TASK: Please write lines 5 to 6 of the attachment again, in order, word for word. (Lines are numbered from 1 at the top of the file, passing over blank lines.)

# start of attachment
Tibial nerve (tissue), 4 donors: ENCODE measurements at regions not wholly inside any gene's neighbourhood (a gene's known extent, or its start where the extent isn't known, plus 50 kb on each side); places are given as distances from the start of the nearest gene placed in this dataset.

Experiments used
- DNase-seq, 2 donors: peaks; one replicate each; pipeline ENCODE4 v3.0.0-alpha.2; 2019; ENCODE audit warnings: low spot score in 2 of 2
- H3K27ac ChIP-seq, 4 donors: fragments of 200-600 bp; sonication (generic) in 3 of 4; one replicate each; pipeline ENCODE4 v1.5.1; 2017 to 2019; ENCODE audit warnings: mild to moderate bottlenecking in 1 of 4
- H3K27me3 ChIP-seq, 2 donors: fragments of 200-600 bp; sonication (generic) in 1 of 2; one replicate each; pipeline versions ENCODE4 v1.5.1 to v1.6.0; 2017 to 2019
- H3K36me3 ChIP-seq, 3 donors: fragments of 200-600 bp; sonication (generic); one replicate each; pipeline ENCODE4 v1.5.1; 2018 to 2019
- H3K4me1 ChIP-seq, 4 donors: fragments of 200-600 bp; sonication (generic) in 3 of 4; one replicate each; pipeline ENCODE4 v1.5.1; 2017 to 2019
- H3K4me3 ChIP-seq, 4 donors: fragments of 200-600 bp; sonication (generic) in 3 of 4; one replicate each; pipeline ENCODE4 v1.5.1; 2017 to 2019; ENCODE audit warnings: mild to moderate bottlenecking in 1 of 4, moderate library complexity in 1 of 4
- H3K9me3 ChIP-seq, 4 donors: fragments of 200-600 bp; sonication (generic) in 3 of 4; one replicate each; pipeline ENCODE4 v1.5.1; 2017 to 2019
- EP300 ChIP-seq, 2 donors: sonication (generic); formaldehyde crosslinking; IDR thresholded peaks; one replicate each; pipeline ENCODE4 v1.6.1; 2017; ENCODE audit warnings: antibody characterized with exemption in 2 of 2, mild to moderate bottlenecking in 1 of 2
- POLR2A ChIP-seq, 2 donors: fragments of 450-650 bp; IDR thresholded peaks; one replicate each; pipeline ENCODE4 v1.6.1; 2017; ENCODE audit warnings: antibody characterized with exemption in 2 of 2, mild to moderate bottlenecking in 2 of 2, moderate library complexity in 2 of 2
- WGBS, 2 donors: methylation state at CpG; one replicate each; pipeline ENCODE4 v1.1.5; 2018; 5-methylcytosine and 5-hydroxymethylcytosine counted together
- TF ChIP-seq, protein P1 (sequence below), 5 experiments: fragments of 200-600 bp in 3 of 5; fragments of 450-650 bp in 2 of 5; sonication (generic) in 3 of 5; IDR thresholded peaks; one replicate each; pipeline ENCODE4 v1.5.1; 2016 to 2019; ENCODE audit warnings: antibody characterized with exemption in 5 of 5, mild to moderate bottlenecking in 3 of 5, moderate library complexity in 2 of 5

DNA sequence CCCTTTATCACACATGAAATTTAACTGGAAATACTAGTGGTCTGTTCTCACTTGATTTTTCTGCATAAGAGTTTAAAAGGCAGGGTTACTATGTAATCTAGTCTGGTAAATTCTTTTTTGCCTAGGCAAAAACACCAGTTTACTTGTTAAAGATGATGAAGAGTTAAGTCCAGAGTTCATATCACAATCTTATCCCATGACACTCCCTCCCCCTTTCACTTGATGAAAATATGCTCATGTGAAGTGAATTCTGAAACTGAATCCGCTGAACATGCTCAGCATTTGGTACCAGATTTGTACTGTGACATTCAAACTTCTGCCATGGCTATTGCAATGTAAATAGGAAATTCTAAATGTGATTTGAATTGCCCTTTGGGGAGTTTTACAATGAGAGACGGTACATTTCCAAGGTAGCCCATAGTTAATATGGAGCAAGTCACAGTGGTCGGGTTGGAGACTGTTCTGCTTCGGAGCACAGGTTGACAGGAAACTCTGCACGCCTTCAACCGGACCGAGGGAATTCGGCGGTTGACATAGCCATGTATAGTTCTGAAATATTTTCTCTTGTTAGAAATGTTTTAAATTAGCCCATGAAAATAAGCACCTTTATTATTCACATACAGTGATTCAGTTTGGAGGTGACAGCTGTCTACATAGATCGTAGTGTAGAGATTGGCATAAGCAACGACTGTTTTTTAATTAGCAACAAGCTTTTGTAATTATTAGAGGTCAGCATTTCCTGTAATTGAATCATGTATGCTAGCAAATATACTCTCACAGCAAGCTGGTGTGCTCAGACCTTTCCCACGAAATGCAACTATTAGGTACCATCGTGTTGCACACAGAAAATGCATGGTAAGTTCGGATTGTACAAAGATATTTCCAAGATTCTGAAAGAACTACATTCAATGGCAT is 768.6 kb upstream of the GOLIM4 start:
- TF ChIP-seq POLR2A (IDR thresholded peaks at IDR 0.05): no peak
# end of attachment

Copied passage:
- H3K27me3 ChIP-seq, 2 donors: fragments of 200-600 bp; sonication (generic) in 1 of 2; one replicate each; pipeline versions ENCODE4 v1.5.1 to v1.6.0; 2017 to 2019
- H3K36me3 ChIP-seq, 3 donors: fragments of 200-600 bp; sonication (generic); one replicate each; pipeline ENCODE4 v1.5.1; 2018 to 2019